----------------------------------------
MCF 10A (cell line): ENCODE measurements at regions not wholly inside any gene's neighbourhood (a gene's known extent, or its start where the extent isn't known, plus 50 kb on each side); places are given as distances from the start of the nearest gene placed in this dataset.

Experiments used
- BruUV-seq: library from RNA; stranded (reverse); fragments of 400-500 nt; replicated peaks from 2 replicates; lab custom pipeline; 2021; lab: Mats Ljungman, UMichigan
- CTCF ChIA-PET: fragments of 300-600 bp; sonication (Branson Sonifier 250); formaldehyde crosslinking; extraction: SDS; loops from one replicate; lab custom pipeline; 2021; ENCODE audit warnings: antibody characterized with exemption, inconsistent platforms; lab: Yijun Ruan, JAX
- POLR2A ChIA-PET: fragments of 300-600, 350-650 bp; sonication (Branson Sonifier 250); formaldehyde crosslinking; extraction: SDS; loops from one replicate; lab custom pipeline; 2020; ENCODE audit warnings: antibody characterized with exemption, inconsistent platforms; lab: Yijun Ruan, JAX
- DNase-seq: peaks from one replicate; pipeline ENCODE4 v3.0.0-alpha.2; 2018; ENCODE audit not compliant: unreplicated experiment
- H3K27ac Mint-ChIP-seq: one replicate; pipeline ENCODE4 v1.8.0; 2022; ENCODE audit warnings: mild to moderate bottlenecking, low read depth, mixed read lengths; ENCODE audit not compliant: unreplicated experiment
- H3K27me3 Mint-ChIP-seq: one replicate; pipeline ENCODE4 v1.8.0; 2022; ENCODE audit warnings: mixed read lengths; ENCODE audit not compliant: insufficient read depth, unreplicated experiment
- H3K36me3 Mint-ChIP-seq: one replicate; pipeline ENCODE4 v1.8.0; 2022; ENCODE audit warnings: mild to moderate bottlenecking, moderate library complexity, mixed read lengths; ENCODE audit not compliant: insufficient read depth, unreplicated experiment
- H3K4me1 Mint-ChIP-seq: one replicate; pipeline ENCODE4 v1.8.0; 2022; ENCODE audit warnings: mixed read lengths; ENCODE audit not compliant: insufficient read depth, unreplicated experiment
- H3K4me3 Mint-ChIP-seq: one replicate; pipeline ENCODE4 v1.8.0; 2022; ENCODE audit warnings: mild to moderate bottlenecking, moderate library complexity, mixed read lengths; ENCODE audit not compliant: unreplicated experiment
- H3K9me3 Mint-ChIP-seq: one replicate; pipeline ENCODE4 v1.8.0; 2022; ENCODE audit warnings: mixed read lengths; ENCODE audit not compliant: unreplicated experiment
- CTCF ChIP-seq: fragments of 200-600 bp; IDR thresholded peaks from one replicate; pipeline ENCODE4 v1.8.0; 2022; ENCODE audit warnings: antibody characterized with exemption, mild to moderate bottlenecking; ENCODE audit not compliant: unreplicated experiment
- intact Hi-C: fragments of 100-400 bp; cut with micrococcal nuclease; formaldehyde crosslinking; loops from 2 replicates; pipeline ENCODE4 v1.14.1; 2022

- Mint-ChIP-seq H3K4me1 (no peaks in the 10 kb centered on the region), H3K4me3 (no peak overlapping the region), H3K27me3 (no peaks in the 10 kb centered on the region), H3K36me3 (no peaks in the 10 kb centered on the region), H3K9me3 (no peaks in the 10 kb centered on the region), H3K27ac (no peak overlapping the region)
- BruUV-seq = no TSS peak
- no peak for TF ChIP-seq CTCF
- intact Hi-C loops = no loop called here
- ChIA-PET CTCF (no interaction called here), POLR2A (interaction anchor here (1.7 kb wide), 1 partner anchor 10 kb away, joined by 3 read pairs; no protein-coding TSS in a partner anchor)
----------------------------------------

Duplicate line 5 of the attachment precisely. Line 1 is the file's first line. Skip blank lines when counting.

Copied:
- POLR2A ChIA-PET: fragments of 300-600, 350-650 bp; sonication (Branson Sonifier 250); formaldehyde crosslinking; extraction: SDS; loops from one replicate; lab custom pipeline; 2020; ENCODE audit warnings: antibody characterized with exemption, inconsistent platforms; lab: Yijun Ruan, JAX